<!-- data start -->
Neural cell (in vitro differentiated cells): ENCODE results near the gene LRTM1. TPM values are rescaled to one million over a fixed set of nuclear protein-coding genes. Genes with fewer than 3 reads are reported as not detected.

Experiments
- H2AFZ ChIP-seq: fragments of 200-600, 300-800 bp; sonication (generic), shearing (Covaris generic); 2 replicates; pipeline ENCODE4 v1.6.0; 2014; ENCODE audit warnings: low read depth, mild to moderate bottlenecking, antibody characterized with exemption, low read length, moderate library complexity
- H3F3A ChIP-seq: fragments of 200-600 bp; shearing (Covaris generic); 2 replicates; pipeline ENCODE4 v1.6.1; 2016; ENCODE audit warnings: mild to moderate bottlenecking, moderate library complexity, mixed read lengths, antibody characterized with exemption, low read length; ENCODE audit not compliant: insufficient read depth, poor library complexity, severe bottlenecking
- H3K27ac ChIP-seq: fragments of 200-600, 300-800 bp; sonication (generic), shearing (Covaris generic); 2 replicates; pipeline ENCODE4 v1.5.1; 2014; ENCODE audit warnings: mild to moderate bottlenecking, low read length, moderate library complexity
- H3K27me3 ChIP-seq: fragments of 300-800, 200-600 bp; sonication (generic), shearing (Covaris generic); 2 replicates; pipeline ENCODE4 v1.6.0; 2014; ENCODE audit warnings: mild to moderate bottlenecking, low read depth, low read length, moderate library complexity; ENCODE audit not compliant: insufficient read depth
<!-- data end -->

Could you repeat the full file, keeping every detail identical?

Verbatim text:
Neural cell (in vitro differentiated cells): ENCODE results near the gene LRTM1. TPM values are rescaled to one million over a fixed set of nuclear protein-coding genes. Genes with fewer than 3 reads are reported as not detected.

Experiments
- H2AFZ ChIP-seq: fragments of 200-600, 300-800 bp; sonication (generic), shearing (Covaris generic); 2 replicates; pipeline ENCODE4 v1.6.0; 2014; ENCODE audit warnings: low read depth, mild to moderate bottlenecking, antibody characterized with exemption, low read length, moderate library complexity
- H3F3A ChIP-seq: fragments of 200-600 bp; shearing (Covaris generic); 2 replicates; pipeline ENCODE4 v1.6.1; 2016; ENCODE audit warnings: mild to moderate bottlenecking, moderate library complexity, mixed read lengths, antibody characterized with exemption, low read length; ENCODE audit not compliant: insufficient read depth, poor library complexity, severe bottlenecking
- H3K27ac ChIP-seq: fragments of 200-600, 300-800 bp; sonication (generic), shearing (Covaris generic); 2 replicates; pipeline ENCODE4 v1.5.1; 2014; ENCODE audit warnings: mild to moderate bottlenecking, low read length, moderate library complexity
- H3K27me3 ChIP-seq: fragments of 300-800, 200-600 bp; sonication (generic), shearing (Covaris generic); 2 replicates; pipeline ENCODE4 v1.6.0; 2014; ENCODE audit warnings: mild to moderate bottlenecking, low read depth, low read length, moderate library complexity; ENCODE audit not compliant: insufficient read depth